NSW train workers will strike for 24 hours on January 29 after negotiations over pay and conditions fell apart.
The Rail, Tram and Bus Union (RTBU) announced the strike on Tuesday, saying it was the result of Sydney Trains and NSW Trains management “refus[ing] to negotiate a fair and reasonable enterprise agreement”.
Workers will stop work at 12.01am on Monday, January 29, and continue until midnight, on a day some students will be returning to school after the holidays.
Alex Claassens, the union’s NSW secretary, said commuters were given as much notice as possible to make alternate arrangements.
“There’s never an ideal time to take this kind of action, but the reality is, we have to,” Mr Claassens said.
“The Transport Minister and management haven’t left us with any other choice.”
The strike announcement comes after a horror week for the city’s rail network, which left thousands of commuters stranded in peak hour.
Sydney Trains chief executive Howard Collins had warned if drivers refused to work unplanned or rostered overtime, it could cause fresh chaos.
Mr Claassens said the union had been attempting to negotiate an enterprise agreement on behalf of 9000 workers for more than six months, but the NSW government and trains management refused to bargain on pay and basic conditions that impact workers’ safety.
“The terrible way management and the NSW Government are willing to treat their hard-working employees has been laid bare for everyone to see lately,” he said. “All workers are asking for fair working conditions and wages in return for the work they do.”
He said the government could stop the strike at any time in the next two weeks if they returned to the negotiating table with a “fair agreement”.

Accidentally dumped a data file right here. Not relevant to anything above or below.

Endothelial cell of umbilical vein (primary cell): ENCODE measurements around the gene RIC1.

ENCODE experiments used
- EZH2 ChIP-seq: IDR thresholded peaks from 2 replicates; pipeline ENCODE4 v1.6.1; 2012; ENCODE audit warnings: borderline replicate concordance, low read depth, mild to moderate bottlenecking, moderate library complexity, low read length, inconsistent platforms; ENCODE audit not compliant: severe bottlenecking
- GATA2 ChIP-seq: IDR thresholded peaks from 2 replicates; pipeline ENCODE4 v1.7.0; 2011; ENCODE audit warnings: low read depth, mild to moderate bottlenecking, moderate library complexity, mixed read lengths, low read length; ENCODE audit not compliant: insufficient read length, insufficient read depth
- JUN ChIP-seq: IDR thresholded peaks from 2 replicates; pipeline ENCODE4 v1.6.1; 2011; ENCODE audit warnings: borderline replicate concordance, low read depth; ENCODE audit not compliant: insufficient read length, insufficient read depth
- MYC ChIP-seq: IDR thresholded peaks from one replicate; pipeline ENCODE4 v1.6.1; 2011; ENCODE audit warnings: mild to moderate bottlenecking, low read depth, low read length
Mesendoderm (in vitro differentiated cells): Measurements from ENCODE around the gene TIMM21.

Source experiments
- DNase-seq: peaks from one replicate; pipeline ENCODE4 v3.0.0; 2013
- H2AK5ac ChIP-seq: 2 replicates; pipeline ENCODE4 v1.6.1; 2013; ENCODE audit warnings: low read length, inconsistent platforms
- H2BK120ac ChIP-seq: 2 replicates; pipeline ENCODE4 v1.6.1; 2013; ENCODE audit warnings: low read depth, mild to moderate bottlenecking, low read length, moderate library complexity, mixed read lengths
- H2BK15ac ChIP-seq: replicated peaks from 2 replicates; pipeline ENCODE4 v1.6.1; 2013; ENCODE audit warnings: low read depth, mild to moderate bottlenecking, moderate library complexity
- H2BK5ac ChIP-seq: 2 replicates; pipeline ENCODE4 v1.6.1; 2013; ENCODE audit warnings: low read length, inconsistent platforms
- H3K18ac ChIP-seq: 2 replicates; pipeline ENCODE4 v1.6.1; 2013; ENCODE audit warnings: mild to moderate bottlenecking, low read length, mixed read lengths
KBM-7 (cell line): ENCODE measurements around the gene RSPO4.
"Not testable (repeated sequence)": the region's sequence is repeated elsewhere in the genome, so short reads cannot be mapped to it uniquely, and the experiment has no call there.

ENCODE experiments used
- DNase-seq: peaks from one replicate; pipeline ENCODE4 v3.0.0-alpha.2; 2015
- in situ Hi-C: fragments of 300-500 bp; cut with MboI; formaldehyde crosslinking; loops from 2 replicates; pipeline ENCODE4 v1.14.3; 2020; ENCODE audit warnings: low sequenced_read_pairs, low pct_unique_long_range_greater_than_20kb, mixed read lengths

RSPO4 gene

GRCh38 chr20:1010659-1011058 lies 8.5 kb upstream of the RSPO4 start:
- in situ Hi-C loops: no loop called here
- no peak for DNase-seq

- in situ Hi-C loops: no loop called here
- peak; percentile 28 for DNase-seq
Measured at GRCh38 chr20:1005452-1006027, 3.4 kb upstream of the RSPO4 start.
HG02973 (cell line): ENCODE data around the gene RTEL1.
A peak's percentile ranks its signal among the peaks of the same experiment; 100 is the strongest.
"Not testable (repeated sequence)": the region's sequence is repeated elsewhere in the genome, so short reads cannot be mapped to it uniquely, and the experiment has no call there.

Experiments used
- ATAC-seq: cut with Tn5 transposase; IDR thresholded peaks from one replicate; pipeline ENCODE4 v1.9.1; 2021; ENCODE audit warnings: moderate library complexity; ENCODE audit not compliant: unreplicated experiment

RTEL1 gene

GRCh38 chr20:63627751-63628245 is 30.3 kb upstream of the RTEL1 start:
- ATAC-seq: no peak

Rail workers are unhappy about the current enterprise agreement and have voted to take industrial action as they continue to fight for a 6 per cent pay rise and improved working conditions including rostering and claiming days off.
While Mr Claassens acknowledges the proposed 6 per cent rise is “a bit out there,” he says members want decent recognition for their work.
Transport minister Andrew Constance denied negotiations have broken down and said the strike was “ridiculous”, “an escalation” and “weird behaviour” by the RTBU.
“They will shut down the city in taking this step,” Mr Constance said. “This is not putting customers first, this is putting interests of union bosses first, well above the customers.
“The government is willing to make a pay rise offer to Sydney train drivers and NSW train drivers. It’s in accordance with the wages policy, that is a 2.5 per cent per annum increase.
“In terms of the rest of the enterprise agreement, roll it over … that’s what’s on the table.”
Mr Constance urged the union to call off the strike and “put commuters first”.
“We have a Fair Work hearing under way, we have a discussion that is going to happen between Unions NSW and Sydney Trains on Thursday, and we’ll go from there,” he said.
“The RTBU are no longer leading this negotiation, Unions NSW are, and that’s appropriate.”
The strike comes after workers voted overwhelmingly in favour of taking protected industrial action last week.
On Monday, the union announced it would take two forms of action. Workers will wear union campaign material including badges from January 19, and an indefinite ban on overtime will be in place from January 25.
Figures released by the union show 94 per cent of voting Sydney Trains workers were in favour of striking for up to 72 hours, while 90 per cent of NSW Trains workers who voted were in favour.
An overwhelming majority of workers who voted in the ballot were also in favour of stopping work for a week or more.
Source: The Sydney Morning Herald